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Evanston residents stunned by unexpected results of 2016 presidential election

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Evanston residents stunned by unexpected results of 2016 presidential election

President-elect Donald Trump speaks to supporters at the Election Night Party at the Hilton Midtown Hotel in New York City on Wednesday, Nov. 9, 2016.

President-elect Donald Trump speaks to supporters at the Election Night Party at the Hilton Midtown Hotel in New York City on Wednesday, Nov. 9, 2016.

J. Conrad Williams Jr./Newsday/TNS

President-elect Donald Trump speaks to supporters at the Election Night Party at the Hilton Midtown Hotel in New York City on Wednesday, Nov. 9, 2016.

J. Conrad Williams Jr./Newsday/TNS

J. Conrad Williams Jr./Newsday/TNS

President-elect Donald Trump speaks to supporters at the Election Night Party at the Hilton Midtown Hotel in New York City on Wednesday, Nov. 9, 2016.

Ben Winck, Assistant City Editor

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As the presidential election swayed from favoring Hillary Clinton to Donald Trump, Evanston residents at Tommy Nevin’s Pub transitioned from celebrating U.S. Rep. Jan Schakowsky and state Rep. Robyn Gabel’s victories to contemplating the possibility of a President Donald Trump.

After both congresswomen left their election viewing party, volunteers, supporters and city officials remained to witness history. As it became clear that the election would be closer than initially expected, some residents of Evanston — a predominantly Democratic city — began to worry.

Jack Hedquist, a 66-year-old Evanston residents, said he was looking forward to an easy Clinton win until he received a phone notification that gave him the first hint that the Democratic Party wouldn’t have the effortless night previous predictions indicated.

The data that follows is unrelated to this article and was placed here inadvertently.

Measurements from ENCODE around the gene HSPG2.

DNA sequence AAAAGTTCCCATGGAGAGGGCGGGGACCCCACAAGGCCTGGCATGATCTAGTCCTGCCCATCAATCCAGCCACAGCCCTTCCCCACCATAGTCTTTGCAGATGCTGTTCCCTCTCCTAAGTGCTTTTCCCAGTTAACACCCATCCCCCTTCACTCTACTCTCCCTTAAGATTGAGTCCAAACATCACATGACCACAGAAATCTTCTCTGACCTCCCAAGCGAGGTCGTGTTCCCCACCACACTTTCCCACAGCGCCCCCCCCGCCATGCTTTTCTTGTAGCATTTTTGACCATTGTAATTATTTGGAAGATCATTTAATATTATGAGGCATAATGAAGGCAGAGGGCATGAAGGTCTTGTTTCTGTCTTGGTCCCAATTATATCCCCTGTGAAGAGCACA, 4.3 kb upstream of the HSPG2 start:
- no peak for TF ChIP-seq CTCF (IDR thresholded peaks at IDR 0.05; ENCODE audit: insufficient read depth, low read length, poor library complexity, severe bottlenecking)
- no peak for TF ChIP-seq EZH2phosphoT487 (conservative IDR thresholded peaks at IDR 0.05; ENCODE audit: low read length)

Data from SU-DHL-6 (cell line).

“Some real groundbreaking thing has happened, and, unfortunately, we have this completely unqualified guy who’s going to be swept into office. God only knows what he’s going to do,” Hedquist said. “There’s nothing you can do now but wait and watch the numbers roll out.”

Evanston resident Joan Ducayet said the quick shift in expectations shocked her and that the nation’s inability to choose a more qualified candidate was deeply upsetting.

“This isn’t the type of country I thought I lived in,” Ducayet said. “The Republican ways of anger are stronger than I expected. … The polling seemed so far from reality.”

At the viewing party, one Trump supporter watched his favored candidate gain the lead from the back of the pub. Evanston resident Jon Gordon, 31, said Trump is fit to bring the change the domestic economy needs.

But Gordon said he doesn’t believe the candidate would remain in office for long.

“I believe he’ll be impeached within the first year of his presidency — purely on the basis of some of his rhetoric is outlandish,” Gordon said. “I don’t agree with him… But we do need some change.”

Mayor Elizabeth Tisdahl told The Daily in a phone call before the election results were determined that Evanston will remain the welcoming neighborhood is has been for decades no matter who is elected president.

“For Evanston residents, first of all, we’re an inclusive community,” Tisdahl said. “We are very proud of having a rich cultural diversity, and obviously Donald Trump does not think that’s a good thing.”

Tisdahl, who said she supports Clinton, said it was “regrettable” that the election wasn’t swinging in favor for the Democratic nominee.

“Evanston will continue to be Evanston in spite of Donald Trump,” Tisdahl said before the results pointed to the Republican nominee as the winner.

Email: benjaminwinck2019@u.northwestern.edu
Twitter: @benwinck

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